If you’re a business these days, you’re a digital one, which means much of your organisation’s capability and functionality is empowered by cloud computing. The same goes for virtualisation, as it affords companies the opportunity to optimise where once they could not.

While the arrival of the cloud has radically changed the environment businesses exist in today, it has also brought with it one specific problem – complexity. This as there is more choice available to businesses in terms of their approach to cloud computing, with it being especially exacerbated by multi-cloud environments.

This is one of the issues that Dell Technologies GM for SA, Doug Woolley is hoping to explore at this year’s Dell Technologies Forum, happening later this month (27th June).

In the lead up to the event, Woolley has been touching on the issue of complexity, why businesses have begun to wrestle with it, and how Dell has been pondering a solution for it for some time now.

“Today’s organisation is spoilt for choice. It can juggle hyperscale environments, co-location arrangements, private clouds, application containers and straight service pipes to create the best combination of technologies that enable its desires. But the simple beauty of grabbing an iPad for a performance dashboard belies the agile and complex relationships making that happen behind the scenes,” he explains.

“I can tell you that Dell EMC has been mulling this long before it became a clear challenge. Even before the successful merger that created Dell Technologies, we already pursued ways to better manage the complexity created by cloud environments. I don’t say this to advertise our services, but to point out that we never bought into a blue-skies view of cloud. The complexity was bound to return. If it isn’t contained and disciplined, then the promise of cloud would soon devolve into the familiar muck everyone’s trying to break free from,” Woolley adds.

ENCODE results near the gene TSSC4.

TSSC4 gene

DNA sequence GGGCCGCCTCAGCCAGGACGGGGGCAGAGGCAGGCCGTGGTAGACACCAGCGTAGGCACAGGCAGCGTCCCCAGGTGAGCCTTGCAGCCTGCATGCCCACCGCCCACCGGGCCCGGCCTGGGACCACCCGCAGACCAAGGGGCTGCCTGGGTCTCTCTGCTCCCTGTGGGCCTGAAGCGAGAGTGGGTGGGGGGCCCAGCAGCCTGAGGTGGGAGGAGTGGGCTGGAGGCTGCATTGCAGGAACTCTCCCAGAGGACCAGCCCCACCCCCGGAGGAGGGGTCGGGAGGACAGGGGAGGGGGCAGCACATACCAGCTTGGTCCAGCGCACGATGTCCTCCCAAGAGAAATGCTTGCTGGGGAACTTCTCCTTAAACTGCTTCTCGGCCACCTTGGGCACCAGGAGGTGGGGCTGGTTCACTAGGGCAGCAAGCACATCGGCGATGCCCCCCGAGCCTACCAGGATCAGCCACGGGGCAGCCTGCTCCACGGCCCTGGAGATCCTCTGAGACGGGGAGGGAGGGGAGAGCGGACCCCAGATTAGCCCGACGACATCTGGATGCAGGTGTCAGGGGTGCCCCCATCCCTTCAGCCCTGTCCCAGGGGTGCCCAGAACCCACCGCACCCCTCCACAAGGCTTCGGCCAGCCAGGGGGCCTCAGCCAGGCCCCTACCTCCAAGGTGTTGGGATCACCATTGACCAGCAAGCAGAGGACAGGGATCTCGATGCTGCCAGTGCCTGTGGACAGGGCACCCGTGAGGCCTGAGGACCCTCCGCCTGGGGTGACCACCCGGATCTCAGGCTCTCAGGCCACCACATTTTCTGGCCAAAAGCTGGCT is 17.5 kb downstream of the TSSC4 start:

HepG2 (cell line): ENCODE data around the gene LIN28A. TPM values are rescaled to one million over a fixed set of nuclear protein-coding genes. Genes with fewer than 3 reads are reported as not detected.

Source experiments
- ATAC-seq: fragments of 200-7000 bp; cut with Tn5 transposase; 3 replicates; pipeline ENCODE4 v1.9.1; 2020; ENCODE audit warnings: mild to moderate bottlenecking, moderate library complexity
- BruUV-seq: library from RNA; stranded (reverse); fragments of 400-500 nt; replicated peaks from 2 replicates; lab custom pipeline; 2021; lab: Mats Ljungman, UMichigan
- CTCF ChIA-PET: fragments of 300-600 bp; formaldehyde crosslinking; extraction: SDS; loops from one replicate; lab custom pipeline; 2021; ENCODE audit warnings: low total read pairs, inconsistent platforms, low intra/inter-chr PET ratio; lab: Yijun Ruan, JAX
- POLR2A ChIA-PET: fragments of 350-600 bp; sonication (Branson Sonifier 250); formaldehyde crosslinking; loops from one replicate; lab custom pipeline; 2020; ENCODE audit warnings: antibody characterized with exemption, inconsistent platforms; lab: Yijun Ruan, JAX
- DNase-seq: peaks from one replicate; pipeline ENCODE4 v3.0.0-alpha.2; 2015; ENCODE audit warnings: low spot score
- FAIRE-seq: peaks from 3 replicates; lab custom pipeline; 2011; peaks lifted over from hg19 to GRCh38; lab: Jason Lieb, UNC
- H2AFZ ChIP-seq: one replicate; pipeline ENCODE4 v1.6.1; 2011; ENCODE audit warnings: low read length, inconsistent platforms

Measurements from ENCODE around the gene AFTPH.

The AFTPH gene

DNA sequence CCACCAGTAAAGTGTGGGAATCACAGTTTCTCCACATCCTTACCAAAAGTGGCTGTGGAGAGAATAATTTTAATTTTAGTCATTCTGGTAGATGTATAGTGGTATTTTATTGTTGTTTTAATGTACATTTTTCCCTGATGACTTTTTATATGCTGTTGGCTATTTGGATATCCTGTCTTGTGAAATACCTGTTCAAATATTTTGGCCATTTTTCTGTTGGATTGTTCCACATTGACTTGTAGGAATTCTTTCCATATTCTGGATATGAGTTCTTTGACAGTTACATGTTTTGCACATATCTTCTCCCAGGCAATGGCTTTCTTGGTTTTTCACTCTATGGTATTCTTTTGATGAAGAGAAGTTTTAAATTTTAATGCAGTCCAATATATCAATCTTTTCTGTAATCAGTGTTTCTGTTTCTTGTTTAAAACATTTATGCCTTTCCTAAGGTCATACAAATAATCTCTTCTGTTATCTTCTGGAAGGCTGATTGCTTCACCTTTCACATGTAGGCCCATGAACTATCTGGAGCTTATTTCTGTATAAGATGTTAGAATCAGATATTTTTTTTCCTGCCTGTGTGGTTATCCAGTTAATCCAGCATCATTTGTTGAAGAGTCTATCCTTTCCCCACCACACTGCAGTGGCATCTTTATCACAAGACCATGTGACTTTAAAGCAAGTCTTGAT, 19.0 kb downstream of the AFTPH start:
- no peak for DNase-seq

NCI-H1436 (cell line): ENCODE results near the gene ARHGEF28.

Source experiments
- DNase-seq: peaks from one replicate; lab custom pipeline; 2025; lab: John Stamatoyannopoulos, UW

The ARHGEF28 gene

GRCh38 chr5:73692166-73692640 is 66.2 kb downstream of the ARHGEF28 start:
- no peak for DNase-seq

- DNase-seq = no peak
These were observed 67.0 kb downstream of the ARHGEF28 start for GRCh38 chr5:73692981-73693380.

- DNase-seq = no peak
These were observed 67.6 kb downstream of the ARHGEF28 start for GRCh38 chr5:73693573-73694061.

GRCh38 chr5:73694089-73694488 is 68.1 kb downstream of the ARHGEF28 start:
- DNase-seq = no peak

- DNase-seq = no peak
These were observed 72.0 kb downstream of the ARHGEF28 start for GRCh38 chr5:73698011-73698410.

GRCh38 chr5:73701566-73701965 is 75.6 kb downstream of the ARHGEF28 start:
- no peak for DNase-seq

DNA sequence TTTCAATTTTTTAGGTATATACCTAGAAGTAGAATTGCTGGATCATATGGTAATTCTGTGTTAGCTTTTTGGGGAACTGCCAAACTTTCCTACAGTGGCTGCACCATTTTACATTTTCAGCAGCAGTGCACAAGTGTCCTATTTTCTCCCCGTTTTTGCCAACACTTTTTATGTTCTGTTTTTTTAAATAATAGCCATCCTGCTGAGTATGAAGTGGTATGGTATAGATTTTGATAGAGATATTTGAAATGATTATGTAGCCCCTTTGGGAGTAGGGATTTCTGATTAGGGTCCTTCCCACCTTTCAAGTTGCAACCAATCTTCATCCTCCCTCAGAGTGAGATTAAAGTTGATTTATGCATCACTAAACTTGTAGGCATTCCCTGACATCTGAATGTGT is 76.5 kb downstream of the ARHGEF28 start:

The Dell GM also points to a recent VMWare survey, in which 83 percent of cloud adopters are seeking consistent infrastructure and operations from the data centre to the virtual environment. To that end he notes that they too are on the lookout for as seamless an experience as possible between the various moving parts of their technology investments.

“Digital maturity isn’t a single curve. It’s more akin to a radar chart, with different indicators spreading outwards to complete the picture. The ability to curtail multi-cloud complexity is increasingly a dominant indicator of digital proficiency. But the means to create that control will depend heavily on the partner of choice,” says Woolley.

In order to achieve this he advocates for an environment in which there is a powerful integration of hardware, software, services and consumption options. He also stresses that it cannot exist to try and cap your cloud capabilities for the sake of stability.

“Cloud management has to remain dynamic to allow for the agility, accelerated innovation, improved economics and reduced risk that are the promises of the cloud era,” he adds.

This is where a multidisciplinary approach is required according to Woolley, but no vendor is capable of delivering it in the GM’s opinion. As a such a rich partner landscape is required in his view, where management services can help a company avoid or untangle the new complexities wrought by cloud.

“Multi-cloud environments are delivering both expected and unbelievable gains, often as smooth interactions for end-users. But the background complexity can diminish returns very quickly and erode digitisation gains. This is the technology conversation of the year and foreseeable future, so let’s start talking,” he concludes.

To find out how to register for the Dell Technologies Forum, head here.

[Image – Photo by 贝莉儿 NG on Unsplash]